This is a race for territory: the fight is no longer over Syria as a whole, but for where the lines dividing it will be drawn. To avoid escalation, the United States and Russia will be forced either to accept fixed, agreed lines of separation between their respective partners on the ground, or to stand idly by while these partners fight it out. The latter would badly damage U.S. credibility and leave the United States without a viable counter-terrorism partner in Syria. Indeed, U.S. officials have repeatedly made clear that, while they seek to avoid a confrontation, the United States will not hesitate to defend partner forcesfrom any threat. Once lines are drawn, the fiction of Syria’s unity and territorial integrity becomes much harder to sustain.
A similar process is taking place in western Syria, where Russian-led talks in Astana have established a framework for de-escalation based on the separation of government and opposition armed groups, with the latter continuing to exercise authority in the territory under their control. Talks in September reportedly reached agreement to establish a fourth de-escalation zone in Idlib province, setting the stage for the deployment of Turkish and Russian military observers. From the beginning, the intent of these zones has been to separate the warring parties and stop the fighting — with the hope that the resulting divisions will be resolved as part of a comprehensive national political settlement. But with the Geneva peace process effectively moribund, and Russian reconciliation efforts being challenged, it’s not clear when such a settlement will come about.
While the Syrian government’s participation in the de-escalation deals is cynical at best, Russia’s is pragmatic. By bringing down the violence, Moscow is able to achieve its primary strategic objectives — keeping Assad in power and enhancing its own influence — while avoiding the significant risks and costs associated with a more ambitious effort at national reconquest. And the trade-offs involved in this approach are perfectly clear to Moscow: as the director general of the Russian International Affairs Council, Andrey Kortunov, recently explained, “De-escalation zones are not about a political settlement; they are about military tactics.” Kortunov went on to acknowledge that the zones “might eventually lead to a de facto soft partition of the country.”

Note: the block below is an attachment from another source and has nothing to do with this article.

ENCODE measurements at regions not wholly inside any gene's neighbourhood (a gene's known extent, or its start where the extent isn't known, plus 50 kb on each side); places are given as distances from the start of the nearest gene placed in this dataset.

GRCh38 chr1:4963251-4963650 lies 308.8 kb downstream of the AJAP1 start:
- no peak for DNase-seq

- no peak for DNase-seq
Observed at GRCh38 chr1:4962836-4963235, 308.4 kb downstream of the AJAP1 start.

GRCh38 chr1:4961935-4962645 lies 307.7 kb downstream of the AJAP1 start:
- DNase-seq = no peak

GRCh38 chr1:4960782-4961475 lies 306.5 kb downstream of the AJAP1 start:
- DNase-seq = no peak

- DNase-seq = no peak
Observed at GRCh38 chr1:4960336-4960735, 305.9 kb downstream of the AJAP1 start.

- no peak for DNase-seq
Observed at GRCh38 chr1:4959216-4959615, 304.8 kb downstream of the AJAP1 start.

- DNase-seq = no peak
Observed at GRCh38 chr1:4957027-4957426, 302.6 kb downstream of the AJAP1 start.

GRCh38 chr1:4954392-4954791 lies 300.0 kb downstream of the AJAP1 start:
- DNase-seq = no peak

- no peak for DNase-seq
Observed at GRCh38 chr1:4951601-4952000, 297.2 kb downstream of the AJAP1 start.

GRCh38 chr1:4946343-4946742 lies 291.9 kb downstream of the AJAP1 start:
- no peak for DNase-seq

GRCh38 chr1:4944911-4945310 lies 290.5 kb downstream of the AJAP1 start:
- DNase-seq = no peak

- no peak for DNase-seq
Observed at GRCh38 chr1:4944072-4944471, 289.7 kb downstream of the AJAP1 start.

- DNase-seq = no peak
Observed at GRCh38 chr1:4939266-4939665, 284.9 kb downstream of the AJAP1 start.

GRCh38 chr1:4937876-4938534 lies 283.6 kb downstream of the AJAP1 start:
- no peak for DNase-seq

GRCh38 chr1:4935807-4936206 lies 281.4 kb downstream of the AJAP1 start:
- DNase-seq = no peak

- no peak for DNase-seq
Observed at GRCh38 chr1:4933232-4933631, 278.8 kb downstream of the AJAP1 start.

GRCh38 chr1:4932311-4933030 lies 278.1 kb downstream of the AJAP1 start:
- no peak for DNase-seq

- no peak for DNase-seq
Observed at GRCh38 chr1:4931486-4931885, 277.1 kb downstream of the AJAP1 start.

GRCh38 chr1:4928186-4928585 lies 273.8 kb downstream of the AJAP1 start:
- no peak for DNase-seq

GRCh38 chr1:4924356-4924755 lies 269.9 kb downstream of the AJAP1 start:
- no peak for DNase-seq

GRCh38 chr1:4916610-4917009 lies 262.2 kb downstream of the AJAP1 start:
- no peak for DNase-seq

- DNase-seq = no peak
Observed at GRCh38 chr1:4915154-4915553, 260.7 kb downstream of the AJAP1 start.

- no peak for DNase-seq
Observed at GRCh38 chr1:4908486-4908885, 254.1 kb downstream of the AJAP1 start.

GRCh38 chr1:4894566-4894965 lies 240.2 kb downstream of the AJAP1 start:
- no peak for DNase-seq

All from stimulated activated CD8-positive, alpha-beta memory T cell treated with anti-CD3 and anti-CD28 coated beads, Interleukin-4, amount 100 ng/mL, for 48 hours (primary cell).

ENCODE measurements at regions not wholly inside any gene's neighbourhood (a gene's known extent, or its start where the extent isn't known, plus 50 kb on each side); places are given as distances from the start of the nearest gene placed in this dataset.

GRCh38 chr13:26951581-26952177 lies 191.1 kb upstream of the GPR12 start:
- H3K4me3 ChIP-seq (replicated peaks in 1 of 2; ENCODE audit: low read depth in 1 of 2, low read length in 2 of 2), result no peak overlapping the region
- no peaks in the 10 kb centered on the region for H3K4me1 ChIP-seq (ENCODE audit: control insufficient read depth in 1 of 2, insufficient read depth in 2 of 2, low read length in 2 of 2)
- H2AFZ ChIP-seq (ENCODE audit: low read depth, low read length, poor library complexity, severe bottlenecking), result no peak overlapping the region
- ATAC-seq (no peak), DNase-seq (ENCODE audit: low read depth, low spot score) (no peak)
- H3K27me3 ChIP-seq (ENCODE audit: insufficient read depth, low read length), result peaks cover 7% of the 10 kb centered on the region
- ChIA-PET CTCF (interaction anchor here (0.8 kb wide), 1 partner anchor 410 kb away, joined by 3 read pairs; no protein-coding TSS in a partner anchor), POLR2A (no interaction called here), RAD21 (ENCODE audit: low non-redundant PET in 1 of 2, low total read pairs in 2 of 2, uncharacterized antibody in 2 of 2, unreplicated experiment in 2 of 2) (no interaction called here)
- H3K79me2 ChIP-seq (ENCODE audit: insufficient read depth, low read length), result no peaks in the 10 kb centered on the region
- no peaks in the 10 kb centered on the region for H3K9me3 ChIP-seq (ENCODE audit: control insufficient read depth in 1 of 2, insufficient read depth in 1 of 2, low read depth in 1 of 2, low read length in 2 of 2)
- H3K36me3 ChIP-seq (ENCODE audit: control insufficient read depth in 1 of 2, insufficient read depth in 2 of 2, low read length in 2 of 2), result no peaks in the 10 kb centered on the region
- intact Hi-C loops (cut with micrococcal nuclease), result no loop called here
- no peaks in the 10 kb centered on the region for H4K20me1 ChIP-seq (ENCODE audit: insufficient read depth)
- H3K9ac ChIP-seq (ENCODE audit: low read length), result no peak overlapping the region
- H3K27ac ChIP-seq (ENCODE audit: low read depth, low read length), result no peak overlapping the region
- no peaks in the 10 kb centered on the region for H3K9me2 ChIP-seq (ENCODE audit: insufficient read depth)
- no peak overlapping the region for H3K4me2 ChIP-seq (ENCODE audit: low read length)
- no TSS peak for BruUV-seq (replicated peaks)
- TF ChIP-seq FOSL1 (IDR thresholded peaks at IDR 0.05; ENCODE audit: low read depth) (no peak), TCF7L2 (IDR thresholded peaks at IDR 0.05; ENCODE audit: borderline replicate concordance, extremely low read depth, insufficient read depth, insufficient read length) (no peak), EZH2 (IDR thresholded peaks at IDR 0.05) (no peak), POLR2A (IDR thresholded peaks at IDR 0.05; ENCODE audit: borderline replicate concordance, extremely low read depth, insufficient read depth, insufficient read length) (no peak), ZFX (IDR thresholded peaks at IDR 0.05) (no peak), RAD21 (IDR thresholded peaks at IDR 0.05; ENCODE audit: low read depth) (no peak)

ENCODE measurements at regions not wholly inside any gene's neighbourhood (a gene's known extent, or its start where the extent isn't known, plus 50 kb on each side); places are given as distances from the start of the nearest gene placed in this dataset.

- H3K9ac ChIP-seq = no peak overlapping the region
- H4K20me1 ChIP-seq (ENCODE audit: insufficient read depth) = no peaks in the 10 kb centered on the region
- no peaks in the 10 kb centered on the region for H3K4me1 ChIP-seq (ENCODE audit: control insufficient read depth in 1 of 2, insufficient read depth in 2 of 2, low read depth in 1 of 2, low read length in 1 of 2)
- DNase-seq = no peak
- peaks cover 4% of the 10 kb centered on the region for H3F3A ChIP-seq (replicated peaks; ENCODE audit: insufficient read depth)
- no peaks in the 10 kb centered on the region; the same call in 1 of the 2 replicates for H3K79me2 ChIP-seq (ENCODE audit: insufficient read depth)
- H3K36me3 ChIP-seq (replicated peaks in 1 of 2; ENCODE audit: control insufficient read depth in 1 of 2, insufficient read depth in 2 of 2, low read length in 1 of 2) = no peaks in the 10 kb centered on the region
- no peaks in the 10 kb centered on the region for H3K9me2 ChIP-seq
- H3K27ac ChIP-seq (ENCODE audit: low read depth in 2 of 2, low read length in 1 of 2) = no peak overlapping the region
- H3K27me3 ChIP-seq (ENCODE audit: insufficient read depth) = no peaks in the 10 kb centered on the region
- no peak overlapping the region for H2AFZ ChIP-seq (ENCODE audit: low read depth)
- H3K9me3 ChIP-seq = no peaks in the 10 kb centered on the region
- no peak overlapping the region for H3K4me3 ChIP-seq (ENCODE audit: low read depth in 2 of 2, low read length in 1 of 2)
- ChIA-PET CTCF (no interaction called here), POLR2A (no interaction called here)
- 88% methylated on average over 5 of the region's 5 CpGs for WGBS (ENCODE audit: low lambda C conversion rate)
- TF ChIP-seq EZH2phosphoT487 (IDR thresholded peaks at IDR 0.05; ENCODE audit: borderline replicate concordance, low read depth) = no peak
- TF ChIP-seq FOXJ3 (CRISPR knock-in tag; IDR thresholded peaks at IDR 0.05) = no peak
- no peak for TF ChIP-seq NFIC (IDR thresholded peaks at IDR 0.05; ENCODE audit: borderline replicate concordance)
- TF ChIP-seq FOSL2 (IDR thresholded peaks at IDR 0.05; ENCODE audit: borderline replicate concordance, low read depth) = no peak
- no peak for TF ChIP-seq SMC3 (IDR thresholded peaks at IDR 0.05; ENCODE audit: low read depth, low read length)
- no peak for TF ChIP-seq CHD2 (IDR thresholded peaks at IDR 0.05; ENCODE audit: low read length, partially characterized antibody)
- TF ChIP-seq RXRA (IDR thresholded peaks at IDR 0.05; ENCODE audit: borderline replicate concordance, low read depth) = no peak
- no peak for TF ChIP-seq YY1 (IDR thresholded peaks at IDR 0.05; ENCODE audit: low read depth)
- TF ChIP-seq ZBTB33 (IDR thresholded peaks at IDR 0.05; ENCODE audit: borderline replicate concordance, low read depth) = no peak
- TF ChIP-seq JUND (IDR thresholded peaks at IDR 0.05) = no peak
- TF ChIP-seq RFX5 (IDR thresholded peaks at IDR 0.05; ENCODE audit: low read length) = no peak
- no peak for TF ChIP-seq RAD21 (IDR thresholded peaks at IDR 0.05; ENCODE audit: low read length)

Of course, Assad has repeatedly promised to reclaim all of Syria. But he doesn’t have the financial and military resources to do so, even with continuing support from Iran and its proxies. It is certainly conceivable that the Syrian government could pick these zones off one by one through a mix of diplomacy and force — for example, by defeating the opposition in southern Syria, reaching a political accommodation with the SDF and its Kurdish benefactors in the east, and offering Ankara sufficient incentives to permanently withdraw Turkish forces in the north. None of this is assured, however, and it would in any case take months, if not years, to bring about.
What Should the United States Do?
Much of the recent debate has focused on whether the United States should maintain a military presencein eastern Syria to continue applying pressure on ISIL. This is a critical question for U.S. national security, but examined in isolation — that is, as a tactical counter-terrorism matter — it fails to place U.S. military posture within a broader strategy to resolve or at least stabilize Syria’s civil war.
In at least one respect, this is a problem of Washington’s own making.
Over the summer of 2014, the Obama administration made a deliberate decision to keep the campaign against ISIL separate from the broader Syrian civil war. In the wake of ISIL’s seizure of Mosul, opinion clustered around two options. One was to redouble U.S. efforts to press Assad to step aside, allowing the United States to partner with the new government and its Sunni Arab supporters to fight ISIL. The other was to explore partnering with Assad and his forces. The first option showed little understanding of the capabilities of transitional governments; the second would have allied the United States with a murderous regime that lacked legitimacy.